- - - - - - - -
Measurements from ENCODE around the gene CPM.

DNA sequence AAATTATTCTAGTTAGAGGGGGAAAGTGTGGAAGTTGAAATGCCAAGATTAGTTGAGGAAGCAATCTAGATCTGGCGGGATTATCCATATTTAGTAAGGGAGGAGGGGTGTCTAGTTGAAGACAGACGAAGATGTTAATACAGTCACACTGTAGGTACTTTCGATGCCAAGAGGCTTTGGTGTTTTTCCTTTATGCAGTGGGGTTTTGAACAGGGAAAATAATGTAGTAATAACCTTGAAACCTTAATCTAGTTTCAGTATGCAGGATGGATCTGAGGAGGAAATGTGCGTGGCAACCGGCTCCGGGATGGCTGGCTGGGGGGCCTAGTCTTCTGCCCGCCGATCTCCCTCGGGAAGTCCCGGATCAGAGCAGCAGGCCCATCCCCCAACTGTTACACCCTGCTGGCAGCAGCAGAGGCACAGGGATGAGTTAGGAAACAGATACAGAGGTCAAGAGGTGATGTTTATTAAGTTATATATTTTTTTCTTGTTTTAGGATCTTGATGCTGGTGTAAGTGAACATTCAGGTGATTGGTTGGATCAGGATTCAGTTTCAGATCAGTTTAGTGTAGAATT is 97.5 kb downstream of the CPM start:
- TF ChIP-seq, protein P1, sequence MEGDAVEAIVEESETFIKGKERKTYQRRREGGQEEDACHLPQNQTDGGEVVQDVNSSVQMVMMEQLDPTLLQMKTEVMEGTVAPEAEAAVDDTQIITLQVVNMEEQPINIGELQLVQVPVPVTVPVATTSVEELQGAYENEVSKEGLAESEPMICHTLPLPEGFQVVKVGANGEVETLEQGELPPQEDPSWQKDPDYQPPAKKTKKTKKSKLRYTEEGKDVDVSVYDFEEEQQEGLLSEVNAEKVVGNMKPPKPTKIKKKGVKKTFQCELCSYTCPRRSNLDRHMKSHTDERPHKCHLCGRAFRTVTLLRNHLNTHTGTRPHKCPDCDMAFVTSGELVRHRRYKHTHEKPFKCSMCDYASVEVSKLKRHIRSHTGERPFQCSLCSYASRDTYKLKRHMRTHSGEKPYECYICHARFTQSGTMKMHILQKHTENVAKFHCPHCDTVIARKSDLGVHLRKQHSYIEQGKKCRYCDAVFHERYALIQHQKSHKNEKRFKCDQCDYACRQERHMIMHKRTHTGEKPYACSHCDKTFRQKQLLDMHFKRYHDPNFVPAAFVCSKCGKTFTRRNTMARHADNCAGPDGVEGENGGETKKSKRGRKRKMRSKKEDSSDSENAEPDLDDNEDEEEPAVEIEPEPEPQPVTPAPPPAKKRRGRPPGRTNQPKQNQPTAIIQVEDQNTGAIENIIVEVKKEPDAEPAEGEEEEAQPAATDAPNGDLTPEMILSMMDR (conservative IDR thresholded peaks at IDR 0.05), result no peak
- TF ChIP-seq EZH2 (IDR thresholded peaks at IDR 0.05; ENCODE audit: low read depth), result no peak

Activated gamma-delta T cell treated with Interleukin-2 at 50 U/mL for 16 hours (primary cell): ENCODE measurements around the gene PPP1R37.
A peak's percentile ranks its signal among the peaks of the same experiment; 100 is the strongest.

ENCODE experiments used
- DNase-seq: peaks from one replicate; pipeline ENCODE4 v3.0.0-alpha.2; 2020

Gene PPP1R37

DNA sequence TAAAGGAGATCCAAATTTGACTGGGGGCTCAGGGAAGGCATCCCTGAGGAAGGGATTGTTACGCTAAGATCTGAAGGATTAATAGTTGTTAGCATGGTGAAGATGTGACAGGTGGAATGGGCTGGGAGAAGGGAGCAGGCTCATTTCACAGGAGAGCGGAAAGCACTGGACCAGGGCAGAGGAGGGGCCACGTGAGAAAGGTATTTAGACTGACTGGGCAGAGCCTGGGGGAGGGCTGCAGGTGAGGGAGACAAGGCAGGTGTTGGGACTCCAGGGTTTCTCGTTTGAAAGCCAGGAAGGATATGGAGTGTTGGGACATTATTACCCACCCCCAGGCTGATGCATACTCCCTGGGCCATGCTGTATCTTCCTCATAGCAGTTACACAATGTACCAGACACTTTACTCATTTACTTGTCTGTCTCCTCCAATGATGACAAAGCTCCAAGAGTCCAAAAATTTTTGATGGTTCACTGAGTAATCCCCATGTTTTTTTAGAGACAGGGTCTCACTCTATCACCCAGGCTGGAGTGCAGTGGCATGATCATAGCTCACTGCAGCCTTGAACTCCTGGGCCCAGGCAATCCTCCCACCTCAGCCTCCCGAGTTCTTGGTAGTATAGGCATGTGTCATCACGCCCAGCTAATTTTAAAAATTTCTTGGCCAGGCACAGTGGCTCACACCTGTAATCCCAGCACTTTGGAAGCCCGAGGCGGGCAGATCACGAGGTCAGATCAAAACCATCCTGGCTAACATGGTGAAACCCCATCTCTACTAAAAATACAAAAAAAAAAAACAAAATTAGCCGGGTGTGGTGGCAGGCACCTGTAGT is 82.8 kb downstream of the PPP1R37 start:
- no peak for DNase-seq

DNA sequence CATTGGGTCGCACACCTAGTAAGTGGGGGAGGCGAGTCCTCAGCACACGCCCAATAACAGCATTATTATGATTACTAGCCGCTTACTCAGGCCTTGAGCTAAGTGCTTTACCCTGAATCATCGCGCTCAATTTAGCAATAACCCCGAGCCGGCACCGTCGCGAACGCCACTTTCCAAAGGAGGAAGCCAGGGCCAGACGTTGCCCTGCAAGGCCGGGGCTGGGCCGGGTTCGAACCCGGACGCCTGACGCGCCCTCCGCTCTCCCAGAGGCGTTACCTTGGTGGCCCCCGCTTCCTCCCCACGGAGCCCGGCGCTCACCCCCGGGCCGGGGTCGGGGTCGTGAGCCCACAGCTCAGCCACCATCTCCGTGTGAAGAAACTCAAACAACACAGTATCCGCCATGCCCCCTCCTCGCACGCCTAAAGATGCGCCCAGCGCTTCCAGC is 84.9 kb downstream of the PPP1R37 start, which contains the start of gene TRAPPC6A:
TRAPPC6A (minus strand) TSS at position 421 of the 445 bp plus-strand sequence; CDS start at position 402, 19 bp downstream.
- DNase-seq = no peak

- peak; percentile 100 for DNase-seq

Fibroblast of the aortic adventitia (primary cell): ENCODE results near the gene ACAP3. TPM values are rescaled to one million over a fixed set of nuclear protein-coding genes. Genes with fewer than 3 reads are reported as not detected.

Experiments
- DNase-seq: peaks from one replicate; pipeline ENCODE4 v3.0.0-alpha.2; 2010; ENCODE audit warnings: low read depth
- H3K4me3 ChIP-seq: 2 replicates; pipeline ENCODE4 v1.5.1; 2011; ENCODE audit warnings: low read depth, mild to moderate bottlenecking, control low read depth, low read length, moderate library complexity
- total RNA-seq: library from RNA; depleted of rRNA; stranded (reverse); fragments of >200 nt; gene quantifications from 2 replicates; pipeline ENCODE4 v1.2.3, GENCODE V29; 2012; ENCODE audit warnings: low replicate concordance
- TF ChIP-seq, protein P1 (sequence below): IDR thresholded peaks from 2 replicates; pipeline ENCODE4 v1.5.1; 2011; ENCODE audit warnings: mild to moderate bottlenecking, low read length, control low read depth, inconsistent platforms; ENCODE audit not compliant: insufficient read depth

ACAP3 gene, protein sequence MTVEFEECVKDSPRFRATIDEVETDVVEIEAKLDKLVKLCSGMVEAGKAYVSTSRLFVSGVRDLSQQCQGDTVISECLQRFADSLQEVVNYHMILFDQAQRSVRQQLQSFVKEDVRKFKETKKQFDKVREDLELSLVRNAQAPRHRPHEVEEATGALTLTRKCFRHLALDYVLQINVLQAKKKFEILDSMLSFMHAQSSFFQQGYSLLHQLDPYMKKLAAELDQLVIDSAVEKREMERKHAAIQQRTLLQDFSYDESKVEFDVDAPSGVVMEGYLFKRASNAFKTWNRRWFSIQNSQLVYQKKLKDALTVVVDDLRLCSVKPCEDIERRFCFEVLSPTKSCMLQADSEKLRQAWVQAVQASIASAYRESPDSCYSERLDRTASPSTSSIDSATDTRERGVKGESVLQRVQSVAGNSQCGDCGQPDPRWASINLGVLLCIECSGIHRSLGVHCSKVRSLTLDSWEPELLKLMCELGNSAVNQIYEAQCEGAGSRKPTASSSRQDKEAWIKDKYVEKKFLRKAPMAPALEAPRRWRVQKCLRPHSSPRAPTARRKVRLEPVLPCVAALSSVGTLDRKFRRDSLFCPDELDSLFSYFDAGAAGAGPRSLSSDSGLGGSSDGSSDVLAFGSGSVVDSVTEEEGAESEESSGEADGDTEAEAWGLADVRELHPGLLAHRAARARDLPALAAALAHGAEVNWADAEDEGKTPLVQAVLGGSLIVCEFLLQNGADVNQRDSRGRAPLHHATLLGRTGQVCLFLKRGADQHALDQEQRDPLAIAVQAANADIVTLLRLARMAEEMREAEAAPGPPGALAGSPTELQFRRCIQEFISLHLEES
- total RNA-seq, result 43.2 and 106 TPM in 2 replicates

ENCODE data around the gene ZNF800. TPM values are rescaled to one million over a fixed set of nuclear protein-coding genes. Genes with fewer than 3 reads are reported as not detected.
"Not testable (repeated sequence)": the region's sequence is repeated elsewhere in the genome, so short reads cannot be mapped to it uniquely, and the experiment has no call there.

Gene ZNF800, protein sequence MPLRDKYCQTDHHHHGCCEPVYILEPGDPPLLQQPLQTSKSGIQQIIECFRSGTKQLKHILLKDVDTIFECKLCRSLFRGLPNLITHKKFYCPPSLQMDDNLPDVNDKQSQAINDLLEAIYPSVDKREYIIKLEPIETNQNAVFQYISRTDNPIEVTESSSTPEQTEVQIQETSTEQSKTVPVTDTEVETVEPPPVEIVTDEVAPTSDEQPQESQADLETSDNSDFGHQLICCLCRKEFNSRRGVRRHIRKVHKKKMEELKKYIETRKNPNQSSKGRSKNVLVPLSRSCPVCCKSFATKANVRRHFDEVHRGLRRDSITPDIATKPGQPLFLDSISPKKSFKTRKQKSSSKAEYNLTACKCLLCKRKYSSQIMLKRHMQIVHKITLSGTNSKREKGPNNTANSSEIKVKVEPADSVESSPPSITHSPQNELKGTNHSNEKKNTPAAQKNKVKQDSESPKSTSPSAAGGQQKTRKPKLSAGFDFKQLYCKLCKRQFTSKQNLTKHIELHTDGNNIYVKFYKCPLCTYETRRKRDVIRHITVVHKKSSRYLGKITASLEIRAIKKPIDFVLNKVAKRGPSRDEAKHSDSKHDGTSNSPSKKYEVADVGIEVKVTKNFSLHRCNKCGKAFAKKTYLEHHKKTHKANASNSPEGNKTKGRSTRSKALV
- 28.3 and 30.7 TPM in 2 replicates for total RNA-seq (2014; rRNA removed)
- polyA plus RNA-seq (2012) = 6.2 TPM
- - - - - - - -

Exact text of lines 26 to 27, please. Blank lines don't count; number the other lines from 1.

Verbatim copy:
Gene ZNF800, protein sequence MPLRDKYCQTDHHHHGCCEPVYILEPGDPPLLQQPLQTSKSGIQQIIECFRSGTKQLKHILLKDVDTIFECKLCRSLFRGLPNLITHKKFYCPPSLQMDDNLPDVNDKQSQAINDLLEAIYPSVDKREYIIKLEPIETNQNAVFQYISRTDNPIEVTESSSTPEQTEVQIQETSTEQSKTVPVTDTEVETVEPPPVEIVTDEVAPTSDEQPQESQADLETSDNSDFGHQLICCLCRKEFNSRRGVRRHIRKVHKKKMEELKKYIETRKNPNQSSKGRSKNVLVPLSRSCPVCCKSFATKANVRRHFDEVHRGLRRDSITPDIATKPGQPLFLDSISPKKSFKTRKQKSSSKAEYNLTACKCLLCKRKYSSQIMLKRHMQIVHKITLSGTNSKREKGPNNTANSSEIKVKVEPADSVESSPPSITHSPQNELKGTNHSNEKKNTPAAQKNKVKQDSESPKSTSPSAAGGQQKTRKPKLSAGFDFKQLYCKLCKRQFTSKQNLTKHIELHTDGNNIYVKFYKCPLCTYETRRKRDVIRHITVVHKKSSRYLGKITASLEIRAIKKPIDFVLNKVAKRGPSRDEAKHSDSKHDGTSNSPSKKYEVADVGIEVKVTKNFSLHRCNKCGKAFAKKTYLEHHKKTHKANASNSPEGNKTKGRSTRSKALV
- 28.3 and 30.7 TPM in 2 replicates for total RNA-seq (2014; rRNA removed)